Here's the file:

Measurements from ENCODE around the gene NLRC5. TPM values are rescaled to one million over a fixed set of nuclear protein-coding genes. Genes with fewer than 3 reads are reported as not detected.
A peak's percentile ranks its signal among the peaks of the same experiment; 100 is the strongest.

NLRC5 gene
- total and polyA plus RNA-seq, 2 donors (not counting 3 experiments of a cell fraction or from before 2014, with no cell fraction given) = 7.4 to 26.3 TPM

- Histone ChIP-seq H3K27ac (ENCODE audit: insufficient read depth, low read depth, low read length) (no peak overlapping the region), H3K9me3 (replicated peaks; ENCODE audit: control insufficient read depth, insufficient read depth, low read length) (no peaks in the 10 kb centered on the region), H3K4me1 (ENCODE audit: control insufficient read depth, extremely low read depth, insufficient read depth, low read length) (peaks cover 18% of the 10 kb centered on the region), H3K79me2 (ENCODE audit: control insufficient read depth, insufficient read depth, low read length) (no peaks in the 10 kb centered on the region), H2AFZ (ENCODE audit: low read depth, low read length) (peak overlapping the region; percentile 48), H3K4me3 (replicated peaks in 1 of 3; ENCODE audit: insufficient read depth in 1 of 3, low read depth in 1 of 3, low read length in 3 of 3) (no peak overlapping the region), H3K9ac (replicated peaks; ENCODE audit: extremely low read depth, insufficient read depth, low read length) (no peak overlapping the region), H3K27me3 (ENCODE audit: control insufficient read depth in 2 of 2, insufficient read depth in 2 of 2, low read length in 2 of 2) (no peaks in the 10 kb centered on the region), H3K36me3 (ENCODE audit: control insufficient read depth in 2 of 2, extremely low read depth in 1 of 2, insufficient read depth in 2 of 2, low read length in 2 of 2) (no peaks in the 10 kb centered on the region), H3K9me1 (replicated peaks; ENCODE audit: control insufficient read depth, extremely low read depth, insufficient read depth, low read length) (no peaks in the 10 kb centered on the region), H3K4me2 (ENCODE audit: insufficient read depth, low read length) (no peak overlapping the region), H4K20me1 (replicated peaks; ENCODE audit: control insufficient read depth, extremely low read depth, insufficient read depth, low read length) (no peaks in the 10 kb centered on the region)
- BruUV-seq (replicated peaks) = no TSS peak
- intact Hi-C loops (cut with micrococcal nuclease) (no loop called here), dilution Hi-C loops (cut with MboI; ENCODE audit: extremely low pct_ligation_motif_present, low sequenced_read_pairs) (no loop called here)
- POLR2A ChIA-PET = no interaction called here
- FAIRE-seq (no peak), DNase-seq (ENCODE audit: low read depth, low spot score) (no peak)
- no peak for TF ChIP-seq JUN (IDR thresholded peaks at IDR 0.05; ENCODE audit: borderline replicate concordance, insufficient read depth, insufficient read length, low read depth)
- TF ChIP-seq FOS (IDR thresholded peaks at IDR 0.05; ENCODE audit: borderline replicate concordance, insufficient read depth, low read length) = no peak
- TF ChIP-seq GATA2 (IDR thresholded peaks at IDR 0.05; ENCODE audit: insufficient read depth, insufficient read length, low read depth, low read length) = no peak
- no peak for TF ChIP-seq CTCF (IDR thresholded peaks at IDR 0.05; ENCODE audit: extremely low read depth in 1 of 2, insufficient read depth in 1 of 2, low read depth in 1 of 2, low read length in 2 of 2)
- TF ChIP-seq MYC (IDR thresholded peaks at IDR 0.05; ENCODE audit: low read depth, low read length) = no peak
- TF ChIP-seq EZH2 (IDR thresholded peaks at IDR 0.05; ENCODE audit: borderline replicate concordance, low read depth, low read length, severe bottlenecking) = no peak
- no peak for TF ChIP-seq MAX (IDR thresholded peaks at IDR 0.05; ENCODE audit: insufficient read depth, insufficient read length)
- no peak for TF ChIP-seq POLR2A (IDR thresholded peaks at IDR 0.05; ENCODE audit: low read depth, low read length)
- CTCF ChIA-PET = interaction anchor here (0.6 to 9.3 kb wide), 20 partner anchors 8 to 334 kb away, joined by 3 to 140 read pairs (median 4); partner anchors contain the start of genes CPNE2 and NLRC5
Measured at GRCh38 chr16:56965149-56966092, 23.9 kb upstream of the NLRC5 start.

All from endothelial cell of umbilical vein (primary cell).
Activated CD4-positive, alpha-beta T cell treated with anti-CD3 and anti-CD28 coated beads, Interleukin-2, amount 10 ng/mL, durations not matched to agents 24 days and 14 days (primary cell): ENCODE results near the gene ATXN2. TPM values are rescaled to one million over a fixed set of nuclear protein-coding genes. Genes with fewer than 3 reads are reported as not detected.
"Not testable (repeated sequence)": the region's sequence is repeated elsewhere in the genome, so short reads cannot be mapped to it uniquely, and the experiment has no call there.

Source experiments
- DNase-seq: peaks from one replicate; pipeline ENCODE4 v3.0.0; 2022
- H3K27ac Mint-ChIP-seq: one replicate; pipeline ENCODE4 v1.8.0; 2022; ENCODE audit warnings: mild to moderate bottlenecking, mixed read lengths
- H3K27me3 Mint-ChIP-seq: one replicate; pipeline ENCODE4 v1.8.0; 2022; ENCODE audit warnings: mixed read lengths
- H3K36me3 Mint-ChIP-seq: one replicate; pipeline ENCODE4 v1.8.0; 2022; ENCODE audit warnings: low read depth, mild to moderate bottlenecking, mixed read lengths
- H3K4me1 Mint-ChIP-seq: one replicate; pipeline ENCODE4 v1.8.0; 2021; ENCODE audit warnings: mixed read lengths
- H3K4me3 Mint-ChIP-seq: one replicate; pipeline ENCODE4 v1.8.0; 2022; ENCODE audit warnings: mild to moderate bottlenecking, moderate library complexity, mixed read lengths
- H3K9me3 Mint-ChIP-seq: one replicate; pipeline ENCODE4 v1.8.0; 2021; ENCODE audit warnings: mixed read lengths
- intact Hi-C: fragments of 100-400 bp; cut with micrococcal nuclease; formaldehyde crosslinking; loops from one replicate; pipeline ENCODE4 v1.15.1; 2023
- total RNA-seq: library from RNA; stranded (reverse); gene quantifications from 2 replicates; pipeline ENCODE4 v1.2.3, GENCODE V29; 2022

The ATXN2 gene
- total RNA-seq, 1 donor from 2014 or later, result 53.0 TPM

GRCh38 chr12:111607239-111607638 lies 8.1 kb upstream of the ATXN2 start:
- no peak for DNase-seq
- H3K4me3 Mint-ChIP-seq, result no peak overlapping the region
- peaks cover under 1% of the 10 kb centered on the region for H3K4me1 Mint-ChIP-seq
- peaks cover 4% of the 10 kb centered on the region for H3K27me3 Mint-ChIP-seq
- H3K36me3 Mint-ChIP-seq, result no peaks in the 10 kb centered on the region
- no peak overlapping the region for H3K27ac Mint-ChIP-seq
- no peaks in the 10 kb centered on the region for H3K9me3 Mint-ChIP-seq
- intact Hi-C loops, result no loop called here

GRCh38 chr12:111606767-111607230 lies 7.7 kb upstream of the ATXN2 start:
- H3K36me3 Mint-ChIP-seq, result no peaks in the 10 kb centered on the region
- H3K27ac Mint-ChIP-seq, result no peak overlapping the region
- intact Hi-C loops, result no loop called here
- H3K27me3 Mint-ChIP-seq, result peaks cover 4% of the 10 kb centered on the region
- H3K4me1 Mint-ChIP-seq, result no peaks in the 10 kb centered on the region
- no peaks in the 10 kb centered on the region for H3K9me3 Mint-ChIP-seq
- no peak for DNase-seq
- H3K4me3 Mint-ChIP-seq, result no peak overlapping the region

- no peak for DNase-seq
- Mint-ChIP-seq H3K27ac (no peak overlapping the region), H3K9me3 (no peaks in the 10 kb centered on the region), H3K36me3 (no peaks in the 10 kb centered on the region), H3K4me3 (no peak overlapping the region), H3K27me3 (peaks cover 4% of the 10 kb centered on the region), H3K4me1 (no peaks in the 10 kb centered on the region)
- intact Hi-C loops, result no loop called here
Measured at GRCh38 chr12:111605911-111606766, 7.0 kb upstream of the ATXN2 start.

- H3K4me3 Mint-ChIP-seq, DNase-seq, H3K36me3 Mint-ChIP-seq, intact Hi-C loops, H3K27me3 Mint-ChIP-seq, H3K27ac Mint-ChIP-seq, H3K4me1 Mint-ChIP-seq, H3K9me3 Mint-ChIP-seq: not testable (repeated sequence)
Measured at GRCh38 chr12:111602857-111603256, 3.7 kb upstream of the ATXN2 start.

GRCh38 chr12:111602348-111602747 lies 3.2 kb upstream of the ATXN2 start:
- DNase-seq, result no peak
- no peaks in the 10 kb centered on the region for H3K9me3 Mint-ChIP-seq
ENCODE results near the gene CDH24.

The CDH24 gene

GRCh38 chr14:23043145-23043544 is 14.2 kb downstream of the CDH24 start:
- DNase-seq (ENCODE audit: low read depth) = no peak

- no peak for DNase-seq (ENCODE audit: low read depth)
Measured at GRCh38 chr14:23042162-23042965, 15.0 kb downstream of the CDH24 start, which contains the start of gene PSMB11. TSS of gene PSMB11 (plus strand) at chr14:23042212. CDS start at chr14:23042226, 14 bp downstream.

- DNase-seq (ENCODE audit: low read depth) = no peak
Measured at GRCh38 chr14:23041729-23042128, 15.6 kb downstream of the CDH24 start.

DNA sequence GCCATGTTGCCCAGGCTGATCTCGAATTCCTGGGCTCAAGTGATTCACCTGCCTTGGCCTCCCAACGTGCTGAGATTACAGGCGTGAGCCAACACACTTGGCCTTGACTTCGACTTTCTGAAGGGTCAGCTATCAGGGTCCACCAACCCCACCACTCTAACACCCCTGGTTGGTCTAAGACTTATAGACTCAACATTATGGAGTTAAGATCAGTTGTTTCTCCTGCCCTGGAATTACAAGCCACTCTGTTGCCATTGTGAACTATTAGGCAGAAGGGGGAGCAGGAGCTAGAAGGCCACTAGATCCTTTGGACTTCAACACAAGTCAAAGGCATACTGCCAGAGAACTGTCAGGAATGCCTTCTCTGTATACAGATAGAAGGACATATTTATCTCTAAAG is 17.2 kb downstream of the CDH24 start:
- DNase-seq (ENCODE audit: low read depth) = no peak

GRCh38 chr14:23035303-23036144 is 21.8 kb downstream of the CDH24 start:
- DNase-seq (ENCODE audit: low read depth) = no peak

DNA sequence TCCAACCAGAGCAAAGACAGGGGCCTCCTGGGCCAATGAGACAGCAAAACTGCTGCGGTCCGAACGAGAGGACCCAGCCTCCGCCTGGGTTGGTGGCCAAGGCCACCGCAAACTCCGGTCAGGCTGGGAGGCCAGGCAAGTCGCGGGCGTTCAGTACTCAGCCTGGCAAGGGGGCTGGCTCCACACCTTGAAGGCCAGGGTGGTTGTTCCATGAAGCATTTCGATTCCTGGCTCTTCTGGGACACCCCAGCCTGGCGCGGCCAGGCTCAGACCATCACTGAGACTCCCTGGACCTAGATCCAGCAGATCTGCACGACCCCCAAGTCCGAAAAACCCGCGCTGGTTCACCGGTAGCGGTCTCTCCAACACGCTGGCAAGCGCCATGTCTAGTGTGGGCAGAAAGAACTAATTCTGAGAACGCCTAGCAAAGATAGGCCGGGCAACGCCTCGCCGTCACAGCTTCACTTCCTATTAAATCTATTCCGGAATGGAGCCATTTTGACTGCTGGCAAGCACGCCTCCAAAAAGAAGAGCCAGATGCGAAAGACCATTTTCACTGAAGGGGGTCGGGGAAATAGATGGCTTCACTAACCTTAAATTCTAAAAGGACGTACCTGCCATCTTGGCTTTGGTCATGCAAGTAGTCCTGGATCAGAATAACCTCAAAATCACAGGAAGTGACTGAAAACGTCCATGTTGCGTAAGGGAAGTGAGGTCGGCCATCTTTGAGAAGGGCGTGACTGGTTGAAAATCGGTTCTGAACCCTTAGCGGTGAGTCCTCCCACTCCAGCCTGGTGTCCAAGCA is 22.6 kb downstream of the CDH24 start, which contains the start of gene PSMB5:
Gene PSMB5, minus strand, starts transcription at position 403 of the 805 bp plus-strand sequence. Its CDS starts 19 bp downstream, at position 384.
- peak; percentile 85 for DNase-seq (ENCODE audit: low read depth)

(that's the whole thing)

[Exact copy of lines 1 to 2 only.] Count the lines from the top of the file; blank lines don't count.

Measurements from ENCODE around the gene NLRC5. TPM values are rescaled to one million over a fixed set of nuclear protein-coding genes. Genes with fewer than 3 reads are reported as not detected.
A peak's percentile ranks its signal among the peaks of the same experiment; 100 is the strongest.